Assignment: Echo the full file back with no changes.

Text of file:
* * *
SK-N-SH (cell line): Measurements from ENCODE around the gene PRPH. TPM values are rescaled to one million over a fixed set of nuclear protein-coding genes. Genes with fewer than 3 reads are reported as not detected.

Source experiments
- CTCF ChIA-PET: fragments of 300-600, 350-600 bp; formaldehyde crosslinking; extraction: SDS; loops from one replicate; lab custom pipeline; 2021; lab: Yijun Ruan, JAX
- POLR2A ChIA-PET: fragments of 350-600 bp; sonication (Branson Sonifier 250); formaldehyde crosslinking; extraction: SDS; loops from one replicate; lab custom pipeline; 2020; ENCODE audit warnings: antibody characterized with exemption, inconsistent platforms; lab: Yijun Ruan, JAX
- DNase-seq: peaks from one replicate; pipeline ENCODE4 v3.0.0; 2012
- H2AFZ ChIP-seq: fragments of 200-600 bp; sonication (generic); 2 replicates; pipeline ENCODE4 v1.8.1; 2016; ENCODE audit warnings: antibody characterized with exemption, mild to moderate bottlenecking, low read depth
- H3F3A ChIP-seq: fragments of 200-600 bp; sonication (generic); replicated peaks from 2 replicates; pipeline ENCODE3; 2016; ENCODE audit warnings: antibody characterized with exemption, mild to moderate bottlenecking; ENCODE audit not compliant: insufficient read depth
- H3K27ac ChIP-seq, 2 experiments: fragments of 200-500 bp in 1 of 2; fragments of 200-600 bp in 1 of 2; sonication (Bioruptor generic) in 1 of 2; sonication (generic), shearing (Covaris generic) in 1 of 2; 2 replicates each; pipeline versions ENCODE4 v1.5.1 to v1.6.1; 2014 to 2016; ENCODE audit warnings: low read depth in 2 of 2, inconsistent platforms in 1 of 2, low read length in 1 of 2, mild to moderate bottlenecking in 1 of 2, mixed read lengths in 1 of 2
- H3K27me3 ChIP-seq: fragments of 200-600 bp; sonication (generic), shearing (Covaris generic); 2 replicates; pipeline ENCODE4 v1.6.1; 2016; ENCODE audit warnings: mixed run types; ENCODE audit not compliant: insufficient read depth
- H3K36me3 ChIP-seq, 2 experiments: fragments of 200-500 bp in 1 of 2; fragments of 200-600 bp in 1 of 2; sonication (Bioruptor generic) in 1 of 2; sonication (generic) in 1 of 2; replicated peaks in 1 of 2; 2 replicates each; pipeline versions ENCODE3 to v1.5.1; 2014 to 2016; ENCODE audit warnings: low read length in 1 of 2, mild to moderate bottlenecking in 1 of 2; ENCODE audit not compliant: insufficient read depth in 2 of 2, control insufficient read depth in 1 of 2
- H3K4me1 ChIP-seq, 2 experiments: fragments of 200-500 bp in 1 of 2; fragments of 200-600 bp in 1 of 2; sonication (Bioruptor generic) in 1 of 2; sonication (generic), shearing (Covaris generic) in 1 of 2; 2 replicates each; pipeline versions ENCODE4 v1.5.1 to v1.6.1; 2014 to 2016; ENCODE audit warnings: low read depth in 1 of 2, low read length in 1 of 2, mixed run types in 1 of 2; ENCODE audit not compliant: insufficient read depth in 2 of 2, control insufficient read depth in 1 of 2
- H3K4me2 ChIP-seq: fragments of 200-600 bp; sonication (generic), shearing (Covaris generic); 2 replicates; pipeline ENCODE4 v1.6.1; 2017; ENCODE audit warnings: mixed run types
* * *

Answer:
SK-N-SH (cell line): Measurements from ENCODE around the gene PRPH. TPM values are rescaled to one million over a fixed set of nuclear protein-coding genes. Genes with fewer than 3 reads are reported as not detected.

Source experiments
- CTCF ChIA-PET: fragments of 300-600, 350-600 bp; formaldehyde crosslinking; extraction: SDS; loops from one replicate; lab custom pipeline; 2021; lab: Yijun Ruan, JAX
- POLR2A ChIA-PET: fragments of 350-600 bp; sonication (Branson Sonifier 250); formaldehyde crosslinking; extraction: SDS; loops from one replicate; lab custom pipeline; 2020; ENCODE audit warnings: antibody characterized with exemption, inconsistent platforms; lab: Yijun Ruan, JAX
- DNase-seq: peaks from one replicate; pipeline ENCODE4 v3.0.0; 2012
- H2AFZ ChIP-seq: fragments of 200-600 bp; sonication (generic); 2 replicates; pipeline ENCODE4 v1.8.1; 2016; ENCODE audit warnings: antibody characterized with exemption, mild to moderate bottlenecking, low read depth
- H3F3A ChIP-seq: fragments of 200-600 bp; sonication (generic); replicated peaks from 2 replicates; pipeline ENCODE3; 2016; ENCODE audit warnings: antibody characterized with exemption, mild to moderate bottlenecking; ENCODE audit not compliant: insufficient read depth
- H3K27ac ChIP-seq, 2 experiments: fragments of 200-500 bp in 1 of 2; fragments of 200-600 bp in 1 of 2; sonication (Bioruptor generic) in 1 of 2; sonication (generic), shearing (Covaris generic) in 1 of 2; 2 replicates each; pipeline versions ENCODE4 v1.5.1 to v1.6.1; 2014 to 2016; ENCODE audit warnings: low read depth in 2 of 2, inconsistent platforms in 1 of 2, low read length in 1 of 2, mild to moderate bottlenecking in 1 of 2, mixed read lengths in 1 of 2
- H3K27me3 ChIP-seq: fragments of 200-600 bp; sonication (generic), shearing (Covaris generic); 2 replicates; pipeline ENCODE4 v1.6.1; 2016; ENCODE audit warnings: mixed run types; ENCODE audit not compliant: insufficient read depth
- H3K36me3 ChIP-seq, 2 experiments: fragments of 200-500 bp in 1 of 2; fragments of 200-600 bp in 1 of 2; sonication (Bioruptor generic) in 1 of 2; sonication (generic) in 1 of 2; replicated peaks in 1 of 2; 2 replicates each; pipeline versions ENCODE3 to v1.5.1; 2014 to 2016; ENCODE audit warnings: low read length in 1 of 2, mild to moderate bottlenecking in 1 of 2; ENCODE audit not compliant: insufficient read depth in 2 of 2, control insufficient read depth in 1 of 2
- H3K4me1 ChIP-seq, 2 experiments: fragments of 200-500 bp in 1 of 2; fragments of 200-600 bp in 1 of 2; sonication (Bioruptor generic) in 1 of 2; sonication (generic), shearing (Covaris generic) in 1 of 2; 2 replicates each; pipeline versions ENCODE4 v1.5.1 to v1.6.1; 2014 to 2016; ENCODE audit warnings: low read depth in 1 of 2, low read length in 1 of 2, mixed run types in 1 of 2; ENCODE audit not compliant: insufficient read depth in 2 of 2, control insufficient read depth in 1 of 2
- H3K4me2 ChIP-seq: fragments of 200-600 bp; sonication (generic), shearing (Covaris generic); 2 replicates; pipeline ENCODE4 v1.6.1; 2017; ENCODE audit warnings: mixed run types